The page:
A story about a teacher who changed my perspective, change my life.
“An awesome Math teacher is hard to find, difficult to part with, and impossible to forget.”
The early introduction of Math for me is horrible. Back in primary school, it was never my favorites. All my teachers are labeled “killers”, so “fear” is the most associated with it. I remembered that I really really really… hate “mencongak”. It’s an exercise where the teacher is sounding out loud addition/subtraction in a particular order, then the students will have to write down the answer. I’ve never got a good score for it. I see it as pointless in real life. I’ve never put much attention towards Math in primary school. Until one day, I entered junior high school and met him.
The Point System
My first impression of him is that he’s an old man, considering his white hair. But his spirit for teaching is like young blood. He teaches Math with a very different (radical I would say) approach. He was using a “point system”.
Every student will get a point for every “involvement” in the classroom. That includes  answering a question,  finishing an exercise or homework, or  solving math equations. Twice a semester, the accumulated point will then be “normalized”, converted into a “score” that will be considered as a test. The calculation will be done relatively for each class. For example, if class A has students with top 3 point as follow: 15 point, 12 point, 8 point — and class B has students with top 3 point as follow: 8 point, 7 point, 7 point. Then it will be converted to:
- 15 point --> 100
- 12 point --> 95
- 8 point --> 90Class B:
- 8 point --> 100
- 7 point --> 95
- 7 point --> 95
Hope you get it 😅
Searching For Point
There are three ways to increase your point.
- The fastest one got it
He will prompt a question or ask someone to the front of the class to solve an equation. Then when certain “keywords” come up like “go” or “next” — we raise our hands. The person who he thinks raised their hand first gets the chance.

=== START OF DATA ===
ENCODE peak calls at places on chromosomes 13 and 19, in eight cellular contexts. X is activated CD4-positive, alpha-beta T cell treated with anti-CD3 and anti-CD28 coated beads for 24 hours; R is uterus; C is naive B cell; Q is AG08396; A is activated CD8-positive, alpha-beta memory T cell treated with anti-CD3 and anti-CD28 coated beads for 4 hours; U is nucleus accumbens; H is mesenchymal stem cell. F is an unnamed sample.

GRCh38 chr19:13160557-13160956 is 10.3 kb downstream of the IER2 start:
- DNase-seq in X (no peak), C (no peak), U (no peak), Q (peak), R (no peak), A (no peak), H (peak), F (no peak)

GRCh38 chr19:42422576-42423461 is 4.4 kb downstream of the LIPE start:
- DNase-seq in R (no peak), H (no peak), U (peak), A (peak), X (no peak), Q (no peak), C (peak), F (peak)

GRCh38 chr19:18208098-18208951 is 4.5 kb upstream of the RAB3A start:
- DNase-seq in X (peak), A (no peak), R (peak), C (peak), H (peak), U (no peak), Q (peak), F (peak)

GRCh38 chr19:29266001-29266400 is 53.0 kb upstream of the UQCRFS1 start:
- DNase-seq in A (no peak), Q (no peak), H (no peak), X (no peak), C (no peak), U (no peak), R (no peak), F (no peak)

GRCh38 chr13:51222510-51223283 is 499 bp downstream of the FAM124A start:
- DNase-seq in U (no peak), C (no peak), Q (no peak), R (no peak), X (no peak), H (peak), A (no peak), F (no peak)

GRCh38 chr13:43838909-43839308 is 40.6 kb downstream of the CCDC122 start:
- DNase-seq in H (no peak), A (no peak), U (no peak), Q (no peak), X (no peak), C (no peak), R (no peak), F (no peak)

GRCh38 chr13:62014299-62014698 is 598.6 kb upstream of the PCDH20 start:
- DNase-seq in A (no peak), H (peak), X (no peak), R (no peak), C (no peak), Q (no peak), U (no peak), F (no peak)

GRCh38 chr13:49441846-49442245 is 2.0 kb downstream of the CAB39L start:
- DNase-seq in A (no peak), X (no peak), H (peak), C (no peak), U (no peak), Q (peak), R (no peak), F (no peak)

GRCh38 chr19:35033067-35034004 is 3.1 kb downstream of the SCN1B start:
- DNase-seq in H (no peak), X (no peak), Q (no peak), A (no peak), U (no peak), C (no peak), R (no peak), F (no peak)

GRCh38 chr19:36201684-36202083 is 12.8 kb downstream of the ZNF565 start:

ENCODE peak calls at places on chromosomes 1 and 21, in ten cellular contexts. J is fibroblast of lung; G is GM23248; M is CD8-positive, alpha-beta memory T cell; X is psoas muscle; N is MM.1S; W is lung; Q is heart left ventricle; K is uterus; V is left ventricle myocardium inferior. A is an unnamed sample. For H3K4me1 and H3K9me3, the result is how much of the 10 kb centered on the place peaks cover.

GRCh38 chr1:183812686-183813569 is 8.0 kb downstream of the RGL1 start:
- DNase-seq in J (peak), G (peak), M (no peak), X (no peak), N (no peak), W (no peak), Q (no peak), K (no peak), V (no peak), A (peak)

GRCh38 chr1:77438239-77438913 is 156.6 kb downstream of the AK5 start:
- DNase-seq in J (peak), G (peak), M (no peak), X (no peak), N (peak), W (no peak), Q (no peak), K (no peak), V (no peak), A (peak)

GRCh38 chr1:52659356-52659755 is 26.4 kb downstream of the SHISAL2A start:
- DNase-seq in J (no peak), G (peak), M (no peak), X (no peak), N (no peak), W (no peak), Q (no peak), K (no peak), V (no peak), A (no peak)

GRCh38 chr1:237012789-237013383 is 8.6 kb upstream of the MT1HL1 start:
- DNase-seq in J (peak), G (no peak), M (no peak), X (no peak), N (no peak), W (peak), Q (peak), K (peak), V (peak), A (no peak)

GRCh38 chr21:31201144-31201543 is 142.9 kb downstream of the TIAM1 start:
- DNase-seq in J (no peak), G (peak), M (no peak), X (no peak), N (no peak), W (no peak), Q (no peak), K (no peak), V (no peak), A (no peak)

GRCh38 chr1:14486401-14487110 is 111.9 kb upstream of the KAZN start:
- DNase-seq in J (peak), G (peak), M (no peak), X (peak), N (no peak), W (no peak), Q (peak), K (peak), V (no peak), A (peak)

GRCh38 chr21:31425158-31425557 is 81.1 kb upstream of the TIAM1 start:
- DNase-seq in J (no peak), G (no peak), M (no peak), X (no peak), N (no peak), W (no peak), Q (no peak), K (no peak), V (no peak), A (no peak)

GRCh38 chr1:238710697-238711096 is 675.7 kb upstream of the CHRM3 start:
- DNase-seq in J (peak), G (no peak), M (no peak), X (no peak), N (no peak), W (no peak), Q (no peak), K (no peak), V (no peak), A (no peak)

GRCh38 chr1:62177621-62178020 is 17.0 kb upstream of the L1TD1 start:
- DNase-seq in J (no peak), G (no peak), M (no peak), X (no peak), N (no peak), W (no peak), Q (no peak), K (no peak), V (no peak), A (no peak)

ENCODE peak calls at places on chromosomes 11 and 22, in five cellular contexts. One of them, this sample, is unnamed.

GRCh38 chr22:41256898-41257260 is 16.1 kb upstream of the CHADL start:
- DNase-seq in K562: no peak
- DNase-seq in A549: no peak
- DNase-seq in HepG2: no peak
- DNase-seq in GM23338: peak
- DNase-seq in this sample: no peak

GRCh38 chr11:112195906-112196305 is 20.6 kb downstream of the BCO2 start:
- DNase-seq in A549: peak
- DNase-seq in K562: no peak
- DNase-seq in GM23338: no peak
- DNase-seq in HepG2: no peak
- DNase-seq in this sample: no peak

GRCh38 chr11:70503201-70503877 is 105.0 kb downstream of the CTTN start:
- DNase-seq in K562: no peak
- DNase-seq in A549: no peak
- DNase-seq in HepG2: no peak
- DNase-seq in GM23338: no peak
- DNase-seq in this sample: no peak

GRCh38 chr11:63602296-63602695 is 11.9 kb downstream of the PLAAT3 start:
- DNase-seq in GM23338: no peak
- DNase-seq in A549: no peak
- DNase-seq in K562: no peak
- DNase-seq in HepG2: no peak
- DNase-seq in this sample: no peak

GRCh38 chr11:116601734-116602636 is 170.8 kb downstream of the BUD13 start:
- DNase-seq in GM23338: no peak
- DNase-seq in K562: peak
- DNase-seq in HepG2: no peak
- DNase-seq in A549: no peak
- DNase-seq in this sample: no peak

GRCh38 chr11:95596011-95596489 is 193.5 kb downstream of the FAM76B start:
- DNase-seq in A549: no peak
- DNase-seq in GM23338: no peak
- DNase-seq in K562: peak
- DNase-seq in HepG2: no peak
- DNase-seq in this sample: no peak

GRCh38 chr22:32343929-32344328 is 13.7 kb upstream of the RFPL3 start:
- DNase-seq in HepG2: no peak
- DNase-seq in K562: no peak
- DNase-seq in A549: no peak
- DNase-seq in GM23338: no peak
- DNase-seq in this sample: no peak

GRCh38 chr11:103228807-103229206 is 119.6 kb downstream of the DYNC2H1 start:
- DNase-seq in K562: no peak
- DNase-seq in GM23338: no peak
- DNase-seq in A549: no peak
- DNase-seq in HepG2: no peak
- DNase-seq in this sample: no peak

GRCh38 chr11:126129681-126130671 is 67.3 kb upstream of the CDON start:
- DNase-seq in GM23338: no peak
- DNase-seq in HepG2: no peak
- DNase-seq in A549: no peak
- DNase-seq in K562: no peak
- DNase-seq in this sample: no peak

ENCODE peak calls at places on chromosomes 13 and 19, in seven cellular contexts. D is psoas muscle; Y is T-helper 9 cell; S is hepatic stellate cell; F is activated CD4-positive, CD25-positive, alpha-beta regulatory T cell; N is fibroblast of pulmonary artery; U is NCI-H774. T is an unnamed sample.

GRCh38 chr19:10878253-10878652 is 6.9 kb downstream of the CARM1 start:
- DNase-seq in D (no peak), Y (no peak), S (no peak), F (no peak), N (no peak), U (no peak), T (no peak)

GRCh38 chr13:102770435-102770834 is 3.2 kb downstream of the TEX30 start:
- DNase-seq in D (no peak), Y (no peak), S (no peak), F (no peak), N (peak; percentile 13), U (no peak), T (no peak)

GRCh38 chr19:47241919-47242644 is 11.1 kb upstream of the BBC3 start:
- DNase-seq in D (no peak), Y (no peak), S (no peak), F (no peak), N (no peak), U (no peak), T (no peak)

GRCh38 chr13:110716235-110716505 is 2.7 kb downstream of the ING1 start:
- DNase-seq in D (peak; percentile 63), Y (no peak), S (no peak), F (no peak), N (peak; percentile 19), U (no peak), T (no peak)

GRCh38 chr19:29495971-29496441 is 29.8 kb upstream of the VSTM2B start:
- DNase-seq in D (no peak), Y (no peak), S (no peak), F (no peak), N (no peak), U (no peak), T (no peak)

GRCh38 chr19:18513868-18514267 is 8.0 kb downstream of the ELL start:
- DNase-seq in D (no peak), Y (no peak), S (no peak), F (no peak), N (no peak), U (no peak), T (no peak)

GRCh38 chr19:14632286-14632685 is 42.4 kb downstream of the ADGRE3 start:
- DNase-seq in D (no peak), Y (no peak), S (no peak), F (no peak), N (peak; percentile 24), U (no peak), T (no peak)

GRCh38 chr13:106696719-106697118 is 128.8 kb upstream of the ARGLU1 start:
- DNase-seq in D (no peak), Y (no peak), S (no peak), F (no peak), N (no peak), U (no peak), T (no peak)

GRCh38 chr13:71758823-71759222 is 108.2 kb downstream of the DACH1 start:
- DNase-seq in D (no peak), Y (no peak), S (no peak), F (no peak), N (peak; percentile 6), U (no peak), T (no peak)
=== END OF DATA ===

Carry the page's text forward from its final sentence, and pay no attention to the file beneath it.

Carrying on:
- Deck of cards
Each of the numbered cards is representing the student’s absence number. By picking a card, there’s a random chance for a student to get an opportunity to get a point. I still remember the sequence:
- ♥️: 1–10
- ♦️: 11–20
- ♠️: 21–30
- ♣️: 31–40
The most interesting one. The rules are  correct answers → +2 point,  wrong answers → -1 point,  no answers → 0 point. On certain occasions, there is even a “special” question where we can wager our point.
Because of this approach, Math is not boring anymore. It’s more like a game to me. The competitive spirit within me roared. I remembered that I was in 1st place in my class several times.
I’ll never forget this day for the rest of my life. It’s when I discovered factorial technique all by myself. When we enter the chapter on “probability”, he gave us a brain teaser which leads to a question “so… how many combinations are there if there are n human and m seat?”. Whoever can answer correctly, will get a bonus point. The whole class is searching for the answer. I do my best, it’s just logical thinking and inference but I got my answer. I encouraged myself to go to the whiteboard and write down my answer. After that, he asked me a bunch of questions like “how I manage to come up with the answer?”, assuming maybe I peeked into the book cause the class hasn’t gotten that far yet. I explained it in the way I understand it, like telling a story. “So first I do this, and then do that…”, I said. A brief silence… then a word comes out “All right! That’s correct.”
“Holy s*it!” (only in my mind obviously). I can’t believe I was right. Later on, he explains to the class that what I just did is called the factorial technique which is common in permutation and combination. Did you believe it? You just witnessed that an 8th grader is capable of grasping complex mathematical concepts. That’s what happened if the teacher is willing to give their students a chance to try and think.
Had it not because of him, I’m sure I’m still going to hate Math, which is ironic given my dreams to pursue a career in computer science heavily rely on math. You can never imagine how much confidence I got from the experiences in junior high. Had it not because for him, I think I will never become a software engineer, cause I will just give up on math.
So if you happen to stumble upon this story sir, and read it, I just wanna say… “Thank you, Pak Yudi!”. Thank you for your ways of teaching which got me out of the fear of math. You made math seem so fun. Thank you for giving me those unforgettable moments. Thank you for believing an 8th grader to search for their answer, and grasp the concept by themselves instead of spoon-feeding them with formula. All the respect, I’ve given it to you.
Thank you Mr. Yudipoi 😄